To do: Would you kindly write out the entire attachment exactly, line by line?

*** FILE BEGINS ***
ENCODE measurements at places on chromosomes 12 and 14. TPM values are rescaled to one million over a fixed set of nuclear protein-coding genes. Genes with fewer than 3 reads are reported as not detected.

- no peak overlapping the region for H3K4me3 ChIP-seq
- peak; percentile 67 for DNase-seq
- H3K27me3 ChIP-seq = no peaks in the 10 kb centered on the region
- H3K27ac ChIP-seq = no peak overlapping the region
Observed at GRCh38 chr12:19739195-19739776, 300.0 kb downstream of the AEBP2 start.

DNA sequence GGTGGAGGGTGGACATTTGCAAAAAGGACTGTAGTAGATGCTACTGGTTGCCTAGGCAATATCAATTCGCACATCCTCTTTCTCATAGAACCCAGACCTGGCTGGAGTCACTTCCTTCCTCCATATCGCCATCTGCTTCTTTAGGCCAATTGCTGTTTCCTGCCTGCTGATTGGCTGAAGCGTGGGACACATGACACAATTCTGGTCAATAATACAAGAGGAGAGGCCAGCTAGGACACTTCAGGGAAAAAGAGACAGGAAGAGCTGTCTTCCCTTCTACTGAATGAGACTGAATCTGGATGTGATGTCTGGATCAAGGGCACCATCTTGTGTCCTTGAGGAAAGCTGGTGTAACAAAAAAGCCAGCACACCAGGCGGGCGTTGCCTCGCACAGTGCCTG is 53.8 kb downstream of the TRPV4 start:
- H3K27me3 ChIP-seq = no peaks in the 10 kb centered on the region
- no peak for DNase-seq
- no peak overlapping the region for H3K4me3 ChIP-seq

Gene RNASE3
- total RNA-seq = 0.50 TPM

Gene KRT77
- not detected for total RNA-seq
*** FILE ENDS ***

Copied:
ENCODE measurements at places on chromosomes 12 and 14. TPM values are rescaled to one million over a fixed set of nuclear protein-coding genes. Genes with fewer than 3 reads are reported as not detected.

- no peak overlapping the region for H3K4me3 ChIP-seq
- peak; percentile 67 for DNase-seq
- H3K27me3 ChIP-seq = no peaks in the 10 kb centered on the region
- H3K27ac ChIP-seq = no peak overlapping the region
Observed at GRCh38 chr12:19739195-19739776, 300.0 kb downstream of the AEBP2 start.

DNA sequence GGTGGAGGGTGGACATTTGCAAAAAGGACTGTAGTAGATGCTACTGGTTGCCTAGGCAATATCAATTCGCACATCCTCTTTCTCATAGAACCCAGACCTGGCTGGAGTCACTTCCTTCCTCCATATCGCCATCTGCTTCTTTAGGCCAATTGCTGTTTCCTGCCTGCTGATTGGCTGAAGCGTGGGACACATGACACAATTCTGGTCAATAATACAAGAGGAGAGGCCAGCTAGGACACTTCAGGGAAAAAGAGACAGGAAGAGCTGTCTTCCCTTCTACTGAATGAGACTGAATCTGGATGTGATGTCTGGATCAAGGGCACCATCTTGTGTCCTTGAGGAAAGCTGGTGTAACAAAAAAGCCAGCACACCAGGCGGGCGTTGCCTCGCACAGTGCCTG is 53.8 kb downstream of the TRPV4 start:
- H3K27me3 ChIP-seq = no peaks in the 10 kb centered on the region
- no peak for DNase-seq
- no peak overlapping the region for H3K4me3 ChIP-seq

Gene RNASE3
- total RNA-seq = 0.50 TPM

Gene KRT77
- not detected for total RNA-seq